A pi­lot of­fers time-tested ad­vice that ben­e­fits boaters.

Boating - - FRONT PAGE -

Sonny Hen­drix is a cap­tain, but not the kind who pi­lots a boat. He pi­lots com­mer­cial air­craft. I found my­self on the same boat with Hen­drix dur­ing a Flor­ida fish­ing trip aboard a Pur­suit DC 325.

The con­ver­sa­tion even­tu­ally grav­i­tated to air­craft emer­gen­cies and how pi­lots re­spond to them. In an emer­gency, a pi­lot is trained to im­me­di­ately ad­dress three things: 1) avi­ate, 2) nav­i­gate and 3) com­mu­ni­cate, in that or­der, Hen­drix said.

Avi­ate means to keep the plane fly­ing. Nav­i­gate means head for the near­est air­port. Only af­ter quickly ad­dress­ing these two facets should the pi­lot com­mu­ni­cate with air traf­fic con­trol.

Boat cap­tains might ap­ply the same prin­ci­ples to nau­ti­cal emer­gen­cies, with some marine-re­lated adap­ta­tions.


This is the boat­ing equiv­a­lent of avi­ate. It’s a top pri­or­ity in a boat­ing emer­gency, whether stem­ming a leak, bail­ing out a swamped bilge, ex­tin­guish­ing a fire or get­ting the an­chor down to keep the boat from drift­ing into the surf. I was re­minded of this re­cently while re­turn­ing from a fish­ing trip. A fel­low boater ex­cit­edly flagged me down. He had lost power and was in dan­ger of drift­ing into the jetty. He asked for a tow, but I had other ideas. I en­cour­aged him to get the an­chor down im­me­di­ately.

He was no longer in dan­ger of dash­ing his boat on the rocks. I stood by and of­fered ad­vice while he at­tempted to restart his en­gine. It turned out to be a sim­ple case of a de­tached safety-stop lan­yard. He was soon on his way.


This is the equiv­a­lent of Hen­drix’s sec­ond step — nav­i­gate.

For some boaters, how­ever, hav­ing been suc­cess­ful in step 1 — stay­ing afloat — might sug­gest that they can put off step 2, But it can be a mis­take.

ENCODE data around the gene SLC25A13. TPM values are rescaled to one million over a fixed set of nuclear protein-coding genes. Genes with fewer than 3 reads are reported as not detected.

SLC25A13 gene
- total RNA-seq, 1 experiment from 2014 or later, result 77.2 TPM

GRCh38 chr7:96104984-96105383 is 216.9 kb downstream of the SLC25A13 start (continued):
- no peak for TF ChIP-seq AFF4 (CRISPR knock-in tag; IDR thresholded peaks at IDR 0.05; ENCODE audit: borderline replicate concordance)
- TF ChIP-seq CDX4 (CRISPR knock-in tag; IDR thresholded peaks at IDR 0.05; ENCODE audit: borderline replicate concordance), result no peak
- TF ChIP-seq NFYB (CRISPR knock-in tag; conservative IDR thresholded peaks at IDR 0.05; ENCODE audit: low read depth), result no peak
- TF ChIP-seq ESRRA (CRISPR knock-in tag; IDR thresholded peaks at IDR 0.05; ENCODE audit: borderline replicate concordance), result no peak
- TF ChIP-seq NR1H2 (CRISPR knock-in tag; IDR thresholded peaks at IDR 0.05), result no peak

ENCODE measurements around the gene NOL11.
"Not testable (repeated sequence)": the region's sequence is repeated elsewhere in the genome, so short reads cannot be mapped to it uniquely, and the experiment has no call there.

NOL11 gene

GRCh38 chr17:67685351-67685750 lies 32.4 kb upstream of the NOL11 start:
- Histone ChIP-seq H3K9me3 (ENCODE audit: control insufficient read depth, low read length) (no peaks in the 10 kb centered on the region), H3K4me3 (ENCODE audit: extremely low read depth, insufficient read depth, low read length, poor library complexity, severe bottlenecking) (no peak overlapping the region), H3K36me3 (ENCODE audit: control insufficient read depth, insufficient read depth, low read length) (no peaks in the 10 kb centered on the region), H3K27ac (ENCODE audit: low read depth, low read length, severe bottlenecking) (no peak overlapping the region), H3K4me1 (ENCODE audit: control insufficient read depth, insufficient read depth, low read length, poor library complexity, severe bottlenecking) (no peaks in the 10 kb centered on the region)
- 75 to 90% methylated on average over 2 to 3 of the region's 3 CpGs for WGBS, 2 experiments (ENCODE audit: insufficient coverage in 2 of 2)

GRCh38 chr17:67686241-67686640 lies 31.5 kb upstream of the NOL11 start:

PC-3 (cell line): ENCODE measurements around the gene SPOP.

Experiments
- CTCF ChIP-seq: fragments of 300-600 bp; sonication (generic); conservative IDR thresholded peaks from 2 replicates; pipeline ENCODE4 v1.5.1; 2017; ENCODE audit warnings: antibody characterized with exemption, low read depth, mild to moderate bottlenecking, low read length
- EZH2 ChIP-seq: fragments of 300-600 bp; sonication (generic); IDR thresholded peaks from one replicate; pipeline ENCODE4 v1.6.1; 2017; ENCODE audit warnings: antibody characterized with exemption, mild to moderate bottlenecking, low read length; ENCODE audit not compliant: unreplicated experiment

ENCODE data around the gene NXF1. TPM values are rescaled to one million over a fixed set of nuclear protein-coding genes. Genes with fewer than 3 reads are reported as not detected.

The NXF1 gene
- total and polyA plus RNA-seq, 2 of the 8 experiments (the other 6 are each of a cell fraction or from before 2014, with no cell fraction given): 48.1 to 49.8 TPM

This was dis­played vividly on a re­cent trip while amid a group of boats fish­ing the back­side of Santa Catalina Is­land. The au­to­matic bilge pump of a nearby 23-foot twin-out­board cen­ter con­sole seemed to be cy­cling on with dis­turb­ing fre­quency. It was keep­ing the boat afloat, but at a cost.

Af­ter three hours, it drained one of the start­ing bat­ter­ies. Now the cap­tain was un­able to start one en­gine, and the bilge pump no longer worked. He fi­nally made the de­ci­sion to limp home on a sin­gle en­gine as crew mem­bers man­u­ally bailed wa­ter from the bilge.


Com­mu­ni­cat­ing is im­por­tant, but don’t let it in­ter­fere with steps 1 or 2. For ex­am­ple, on an air­plane, if the en­gines die, the pi­lot doesn’t rush to the ra­dio. In­stead he rushes to restart the en­gines.

Sim­i­larly, if a fire breaks out on your boat, don’t rush to the VHF mic. In­stead rush for a fire ex­tin­guisher. Once you have done ev­ery­thing pos­si­ble to re­solve the is­sue, then grab the VHF mic and com­mu­ni­cate with au­thor­i­ties. If you and your crew are in mor­tal dan­ger or have in­jured crew mem­bers, is­sue a May­day call.

For a guide to is­su­ing a May­day dis­tress call, see boat­ing­mag.com/how-tomake-may­day-call. You can also is­sue an au­to­mated May­day dis­tress call us­ing the DSC dis­tress but­ton on your VHF ra­dio. To learn more, visit boat­ing­mag.com/us­ing-dsc-tosend-an-elec­tronic-may­day.

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